May 22, 2013
They launched the 'Arab Spring' but now yearn for the good old days of a strongman
May 20, 2013
Richard A. Serrano: Is Meir Kahane's assassin now a changed man?
Genetic copies of living people from embryos no longer science fiction
Jewz in the Newz by Nate Bloom :
The Kosher Gourmet by Cathy Pollak:
Jews Inducted into Rock Hall of Fame; Anton Yelchin co-stars in New "Trek" film; Kutcher (but not Kunis) visits Israel; Jewish TV Star Praises Jewish Rap Star
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May 13, 2013
Rabbi Nathan Lopes Cardozo: Why the giving of the document that would permanently change the world could only be done in desolation
David G. Savage:
Church-state, literally? Supreme Court weighing public school graduation in a church
May 10, 2013
Rabbi Berel Wein: Be all that you should be
May 8, 2013
Peter Ford: Why China is welcoming both Israel's Netanyahu and Palestinians' Abbas
Obama administration quietly backs out of appeal over new contraceptive mandate
At Kerry-Putin meeting, US-Russia relations thaw --- a tad
The Kosher Gourmet by Leela Cyd Ross :
Almost too pretty to eat, this colorful salad with Sicilian inspiration will tickle the taste buds and delight your visual sensibility
May 6, 2013
May 3, 2013
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Artificial kidney offers hope to patients tethered to a dialysis machine
April 29, 2013
Poland's new Jewish museum celebrates life, doesn't revisit Holocaust
Terrorism in America: Is US missing a chance to learn from failed plots?
Boston Bomber's 'Svengali' Revealed
Tiny satellites + cellphones = cheaper 'eyes in the sky' for NASA
April 26, 2013
Clifford D. May:
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Sharon Palmer, R.D.:
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April 24, 2013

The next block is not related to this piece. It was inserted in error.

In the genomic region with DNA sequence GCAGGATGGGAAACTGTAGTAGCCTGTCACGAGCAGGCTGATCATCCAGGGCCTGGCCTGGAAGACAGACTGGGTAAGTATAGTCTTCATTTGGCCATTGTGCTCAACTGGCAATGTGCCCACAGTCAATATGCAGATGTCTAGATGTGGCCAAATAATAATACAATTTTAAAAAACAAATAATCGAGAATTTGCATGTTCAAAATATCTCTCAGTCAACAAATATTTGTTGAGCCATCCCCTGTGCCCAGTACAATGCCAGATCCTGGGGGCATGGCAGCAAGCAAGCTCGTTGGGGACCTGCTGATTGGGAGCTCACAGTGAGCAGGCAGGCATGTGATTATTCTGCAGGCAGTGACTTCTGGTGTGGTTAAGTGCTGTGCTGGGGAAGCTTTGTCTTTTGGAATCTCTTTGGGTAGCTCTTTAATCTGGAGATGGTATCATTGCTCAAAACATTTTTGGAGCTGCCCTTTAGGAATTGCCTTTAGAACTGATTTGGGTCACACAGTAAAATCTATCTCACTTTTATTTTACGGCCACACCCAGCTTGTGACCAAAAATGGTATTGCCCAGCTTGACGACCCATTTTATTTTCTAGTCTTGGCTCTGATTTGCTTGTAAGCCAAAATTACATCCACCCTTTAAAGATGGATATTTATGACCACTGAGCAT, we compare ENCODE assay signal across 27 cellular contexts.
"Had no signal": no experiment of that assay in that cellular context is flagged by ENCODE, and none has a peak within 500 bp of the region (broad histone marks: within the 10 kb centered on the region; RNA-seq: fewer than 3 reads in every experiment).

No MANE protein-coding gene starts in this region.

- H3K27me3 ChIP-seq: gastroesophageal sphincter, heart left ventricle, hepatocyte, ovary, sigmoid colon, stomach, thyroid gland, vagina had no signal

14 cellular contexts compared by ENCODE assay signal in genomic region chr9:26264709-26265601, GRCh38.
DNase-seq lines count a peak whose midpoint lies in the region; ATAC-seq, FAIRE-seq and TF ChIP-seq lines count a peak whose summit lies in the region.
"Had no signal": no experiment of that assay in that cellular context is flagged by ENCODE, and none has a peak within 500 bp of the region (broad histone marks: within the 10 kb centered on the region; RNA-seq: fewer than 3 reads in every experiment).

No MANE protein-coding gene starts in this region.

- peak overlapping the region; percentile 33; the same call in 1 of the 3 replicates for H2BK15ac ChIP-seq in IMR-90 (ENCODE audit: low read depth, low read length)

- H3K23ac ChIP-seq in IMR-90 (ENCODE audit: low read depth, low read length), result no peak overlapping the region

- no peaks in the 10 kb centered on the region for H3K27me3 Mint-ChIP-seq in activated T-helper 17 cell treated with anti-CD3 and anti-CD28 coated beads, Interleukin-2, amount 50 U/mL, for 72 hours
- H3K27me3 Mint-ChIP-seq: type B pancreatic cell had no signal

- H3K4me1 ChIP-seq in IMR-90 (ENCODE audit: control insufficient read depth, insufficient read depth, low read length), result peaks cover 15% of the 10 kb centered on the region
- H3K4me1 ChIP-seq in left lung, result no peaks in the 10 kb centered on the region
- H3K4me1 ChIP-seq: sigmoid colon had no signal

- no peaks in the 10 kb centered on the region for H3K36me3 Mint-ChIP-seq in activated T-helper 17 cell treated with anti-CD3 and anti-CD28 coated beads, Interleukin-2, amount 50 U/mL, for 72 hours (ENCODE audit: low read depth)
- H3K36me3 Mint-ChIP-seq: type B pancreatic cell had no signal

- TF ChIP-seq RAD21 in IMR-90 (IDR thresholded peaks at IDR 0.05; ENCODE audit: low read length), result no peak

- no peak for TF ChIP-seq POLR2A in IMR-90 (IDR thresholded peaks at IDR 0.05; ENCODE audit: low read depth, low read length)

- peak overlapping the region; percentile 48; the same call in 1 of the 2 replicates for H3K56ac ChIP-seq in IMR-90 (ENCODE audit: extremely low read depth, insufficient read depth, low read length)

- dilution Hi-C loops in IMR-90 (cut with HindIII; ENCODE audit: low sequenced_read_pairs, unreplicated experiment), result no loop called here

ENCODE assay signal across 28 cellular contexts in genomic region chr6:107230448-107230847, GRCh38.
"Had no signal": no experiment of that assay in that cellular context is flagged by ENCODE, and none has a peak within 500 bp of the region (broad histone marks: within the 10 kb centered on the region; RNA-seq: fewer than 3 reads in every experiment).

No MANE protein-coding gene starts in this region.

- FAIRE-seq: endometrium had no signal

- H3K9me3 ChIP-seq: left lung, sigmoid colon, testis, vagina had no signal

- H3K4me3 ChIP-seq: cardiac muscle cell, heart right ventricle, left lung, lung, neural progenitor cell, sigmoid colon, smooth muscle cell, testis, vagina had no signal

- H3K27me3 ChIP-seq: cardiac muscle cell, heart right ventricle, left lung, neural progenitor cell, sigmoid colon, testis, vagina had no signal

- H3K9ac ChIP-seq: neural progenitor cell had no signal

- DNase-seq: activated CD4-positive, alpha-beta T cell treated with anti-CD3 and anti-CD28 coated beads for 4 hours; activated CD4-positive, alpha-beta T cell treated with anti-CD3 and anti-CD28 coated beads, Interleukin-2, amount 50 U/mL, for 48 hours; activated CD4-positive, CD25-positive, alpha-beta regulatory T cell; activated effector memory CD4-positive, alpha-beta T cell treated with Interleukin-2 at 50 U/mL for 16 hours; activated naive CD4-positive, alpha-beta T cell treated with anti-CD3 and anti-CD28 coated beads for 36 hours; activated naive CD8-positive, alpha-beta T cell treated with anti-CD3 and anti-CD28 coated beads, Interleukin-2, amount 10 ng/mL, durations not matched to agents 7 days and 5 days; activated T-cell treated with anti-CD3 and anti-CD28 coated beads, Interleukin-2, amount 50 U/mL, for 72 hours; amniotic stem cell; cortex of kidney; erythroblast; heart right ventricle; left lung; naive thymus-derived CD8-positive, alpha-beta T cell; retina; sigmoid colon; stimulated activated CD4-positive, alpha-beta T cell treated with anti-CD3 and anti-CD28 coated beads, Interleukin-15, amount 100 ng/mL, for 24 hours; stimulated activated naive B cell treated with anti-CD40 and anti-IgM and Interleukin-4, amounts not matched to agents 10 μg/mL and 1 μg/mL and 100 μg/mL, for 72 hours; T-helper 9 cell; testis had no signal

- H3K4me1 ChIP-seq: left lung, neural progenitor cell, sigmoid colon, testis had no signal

Jewish World Review
Dec. 13, 2010
/ 6 Teves, 5771
Obama's Compromise --- Retreat, Not Triangulation
Dick Morris And Eileen McGann
White House aides are anxious to portray the deal Obama cut with the Republicans over the extension of the George W. Bush tax cuts as a shrewd move to the center. It was nothing of the sort. It was surrender, pure and simple.
It was as much of a "compromise" as that reached between Gens. Grant and Lee at Appomattox and between Emperor Hirohito and Gen. MacArthur on the deck of the Missouri in Tokyo Bay in 1945.
When Bill Clinton triangulated, he never abandoned his personal view or his policy preferences. He had always endorsed welfare reform and embraced both the work requirement and the time limit on the dole. He had vetoed previous Republican welfare reform bills because they included Medicaid and food stamp cuts, which he has always opposed. When he signed an anti-crime bill, he had always supported GOP positions on the death penalty and truth in sentencing. And when he reached his balanced budget deal, he gave away nothing.
Democrats are right to portray Obama's compromise as a surrender. He desperately wants to raise taxes on wealthy people, not for the revenue as much as to redistribute income. But he couldn't do it and gave in.
The Obama surrender over the Bush tax cuts tells us something about the man: He has, in the words of Theodore Roosevelt describing President William McKinley, "no more backbone than a chocolate eclair." He blinked over the tax cuts, and he will blink again and again and again. He will blink over the debt limit extension. He will blink over bailing out the states from their red ink. He will blink over a balanced budget with no tax increases. He may not blink over defunding Obamacare, but we'll at least get a wink or two out of him.
If the Democrats do not pass the extension of the Bush tax cuts, it's no big deal. In fact, it's good for the Republicans. They should reconvene on Jan. 3, 2011, and pass the extension on their own. And, while they are at it, they should rescind enough spending to lop off the $100 billion they promised in the election, thus paying for much or all of the extension.
Republicans should not make a big deal over the inheritance tax extension. A $5 million exemption protects 40,000 of the 44,000 estates that will come up for tax next year. The other 4,000 are not worth the fight.
And the GOP should go along with the extension of unemployment benefits. They cannot extend tax cuts on those making more than $250,000 at the same time that they terminate unemployment benefits. They just can't do it.
Barack Obama is contracting the disease of presidents — the perception of weakness. It almost stopped Bush-41 from getting elected, and it almost denied Clinton a second term. He is caught between America's desire for compromise and its demand for a strong president. If he fails to bring his own party into line behind the extension of the tax cuts, it will send a further signal of weakness. And Americans do not like a weak president.
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